Union leaders urged Vice President Joe Biden during a White House meeting last month to go to Wisconsin and rally the faithful in their fight against Gov. Scott Walker…
Request rebuffed, they asked for Labor Secretary Hilda Solis. So far, however, the White House has stayed away from any trips to Madison, the state capital, or other states in the throes of union battles. The Obama administration is treading carefully on the contentious political issue that has led to a national debate over the power that public sector unions wield in negotiating wages and benefits.
A few labor leaders have complained openly that President Barack Obama is ignoring a campaign pledge he made to stand with unions; most others say his public comments have been powerful enough.
Townhall: Unions Skittish Over Obama
Three years ago, almost to the day, candidate Barack Obama told an AFL-CIO convention here, “It’s time we had a president who didn’t choke saying the word ‘union.’”
Amid feverish chants of “Yes we can!” he then threw the crowd the raw meat it wanted: his support for the Employee Free Choice Act.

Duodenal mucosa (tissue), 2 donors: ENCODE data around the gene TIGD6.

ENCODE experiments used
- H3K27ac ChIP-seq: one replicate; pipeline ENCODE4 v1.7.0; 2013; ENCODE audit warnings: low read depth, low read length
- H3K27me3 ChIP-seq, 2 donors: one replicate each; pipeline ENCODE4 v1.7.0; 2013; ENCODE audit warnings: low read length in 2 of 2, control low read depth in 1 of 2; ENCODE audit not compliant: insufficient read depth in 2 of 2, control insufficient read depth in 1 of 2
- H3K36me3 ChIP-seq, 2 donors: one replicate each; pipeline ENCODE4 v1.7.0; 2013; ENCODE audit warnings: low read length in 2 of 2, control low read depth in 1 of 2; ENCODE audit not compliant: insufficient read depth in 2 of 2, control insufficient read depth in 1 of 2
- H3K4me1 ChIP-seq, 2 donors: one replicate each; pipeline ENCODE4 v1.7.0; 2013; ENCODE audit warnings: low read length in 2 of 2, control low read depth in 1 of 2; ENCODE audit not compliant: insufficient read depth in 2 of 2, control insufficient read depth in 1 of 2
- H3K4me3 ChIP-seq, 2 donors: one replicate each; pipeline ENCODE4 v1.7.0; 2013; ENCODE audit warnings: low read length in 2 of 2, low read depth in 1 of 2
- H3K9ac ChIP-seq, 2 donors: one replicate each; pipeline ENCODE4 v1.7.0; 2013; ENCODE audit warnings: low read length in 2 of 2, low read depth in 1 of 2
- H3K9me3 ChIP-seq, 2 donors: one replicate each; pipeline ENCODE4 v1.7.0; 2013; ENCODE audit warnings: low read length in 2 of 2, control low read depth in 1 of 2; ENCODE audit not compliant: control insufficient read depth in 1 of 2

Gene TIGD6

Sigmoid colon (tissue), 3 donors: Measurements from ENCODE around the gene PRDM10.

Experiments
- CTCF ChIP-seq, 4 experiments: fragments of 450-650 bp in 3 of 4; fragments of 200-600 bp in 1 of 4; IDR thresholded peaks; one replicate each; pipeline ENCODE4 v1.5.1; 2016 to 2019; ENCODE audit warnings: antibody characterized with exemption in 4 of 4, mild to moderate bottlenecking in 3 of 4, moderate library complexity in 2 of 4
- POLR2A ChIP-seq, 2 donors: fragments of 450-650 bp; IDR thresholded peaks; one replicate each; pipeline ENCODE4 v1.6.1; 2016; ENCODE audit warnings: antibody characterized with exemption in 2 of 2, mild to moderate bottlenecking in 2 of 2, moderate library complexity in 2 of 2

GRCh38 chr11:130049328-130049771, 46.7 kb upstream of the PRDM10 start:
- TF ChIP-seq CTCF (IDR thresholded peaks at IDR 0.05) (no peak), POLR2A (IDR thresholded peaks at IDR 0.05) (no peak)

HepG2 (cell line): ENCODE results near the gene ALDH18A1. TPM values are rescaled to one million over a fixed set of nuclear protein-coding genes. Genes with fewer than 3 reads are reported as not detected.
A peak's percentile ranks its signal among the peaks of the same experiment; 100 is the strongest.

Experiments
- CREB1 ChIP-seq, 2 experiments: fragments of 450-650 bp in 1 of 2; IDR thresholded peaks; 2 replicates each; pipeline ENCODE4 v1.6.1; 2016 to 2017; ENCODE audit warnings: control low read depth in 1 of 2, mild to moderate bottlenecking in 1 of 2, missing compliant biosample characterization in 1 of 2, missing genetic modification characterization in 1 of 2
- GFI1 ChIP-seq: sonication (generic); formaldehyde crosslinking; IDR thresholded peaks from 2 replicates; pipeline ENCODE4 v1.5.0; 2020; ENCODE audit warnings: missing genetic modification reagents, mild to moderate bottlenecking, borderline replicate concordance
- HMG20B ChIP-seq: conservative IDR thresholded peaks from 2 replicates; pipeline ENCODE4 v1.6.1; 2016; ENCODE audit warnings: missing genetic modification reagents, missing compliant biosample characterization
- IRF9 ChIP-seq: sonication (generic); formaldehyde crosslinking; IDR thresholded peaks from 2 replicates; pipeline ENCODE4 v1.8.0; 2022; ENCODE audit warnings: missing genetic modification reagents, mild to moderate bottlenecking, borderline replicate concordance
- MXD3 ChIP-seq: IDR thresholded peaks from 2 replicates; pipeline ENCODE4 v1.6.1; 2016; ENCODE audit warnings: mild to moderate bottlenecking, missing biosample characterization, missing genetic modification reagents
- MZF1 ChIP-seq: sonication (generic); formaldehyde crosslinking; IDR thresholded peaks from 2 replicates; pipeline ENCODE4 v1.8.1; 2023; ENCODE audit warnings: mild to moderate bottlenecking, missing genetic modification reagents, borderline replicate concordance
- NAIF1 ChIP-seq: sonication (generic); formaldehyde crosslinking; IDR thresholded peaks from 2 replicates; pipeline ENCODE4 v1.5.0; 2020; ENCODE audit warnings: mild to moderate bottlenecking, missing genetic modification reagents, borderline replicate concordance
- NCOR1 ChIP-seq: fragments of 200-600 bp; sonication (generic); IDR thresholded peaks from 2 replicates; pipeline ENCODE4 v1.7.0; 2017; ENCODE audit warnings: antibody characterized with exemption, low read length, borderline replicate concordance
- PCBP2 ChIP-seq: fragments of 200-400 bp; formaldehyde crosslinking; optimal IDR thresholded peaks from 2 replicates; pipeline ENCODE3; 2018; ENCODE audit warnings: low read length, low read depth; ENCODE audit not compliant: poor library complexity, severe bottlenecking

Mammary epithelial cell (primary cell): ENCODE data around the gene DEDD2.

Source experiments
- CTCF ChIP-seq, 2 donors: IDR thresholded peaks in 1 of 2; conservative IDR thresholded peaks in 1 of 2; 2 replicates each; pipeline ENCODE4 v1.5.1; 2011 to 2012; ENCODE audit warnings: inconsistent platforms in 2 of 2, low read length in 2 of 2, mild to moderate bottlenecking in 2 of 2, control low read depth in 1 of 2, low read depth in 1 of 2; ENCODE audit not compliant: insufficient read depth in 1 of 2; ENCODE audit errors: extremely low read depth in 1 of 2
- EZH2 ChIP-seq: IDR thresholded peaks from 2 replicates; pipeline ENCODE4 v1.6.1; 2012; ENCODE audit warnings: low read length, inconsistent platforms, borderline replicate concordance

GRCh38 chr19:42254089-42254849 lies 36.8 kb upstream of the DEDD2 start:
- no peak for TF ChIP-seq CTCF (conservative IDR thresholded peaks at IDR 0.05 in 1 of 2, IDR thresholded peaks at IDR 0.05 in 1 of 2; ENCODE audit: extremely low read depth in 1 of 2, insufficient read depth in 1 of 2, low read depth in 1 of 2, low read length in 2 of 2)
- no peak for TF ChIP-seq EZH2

“I will make it the law of the land when I’m president of the United States,” Obama promised.
Battling union Obama-skeptics at the time, Bill George, then president of Pennsylvania’s AFL-CIO, whispered: “We will need to do an all-out effort to educate our members, that he will make card-check” – slang for EFCA – “happen for working families, to win this in November.”
A promise made where organized labor began, in 1827 behind Independence Hall, was not a promise kept. In fact, it was never even brought up in the 111th Congress.
The last time card-check saw life was in 2007, when it passed the House but died in the Senate.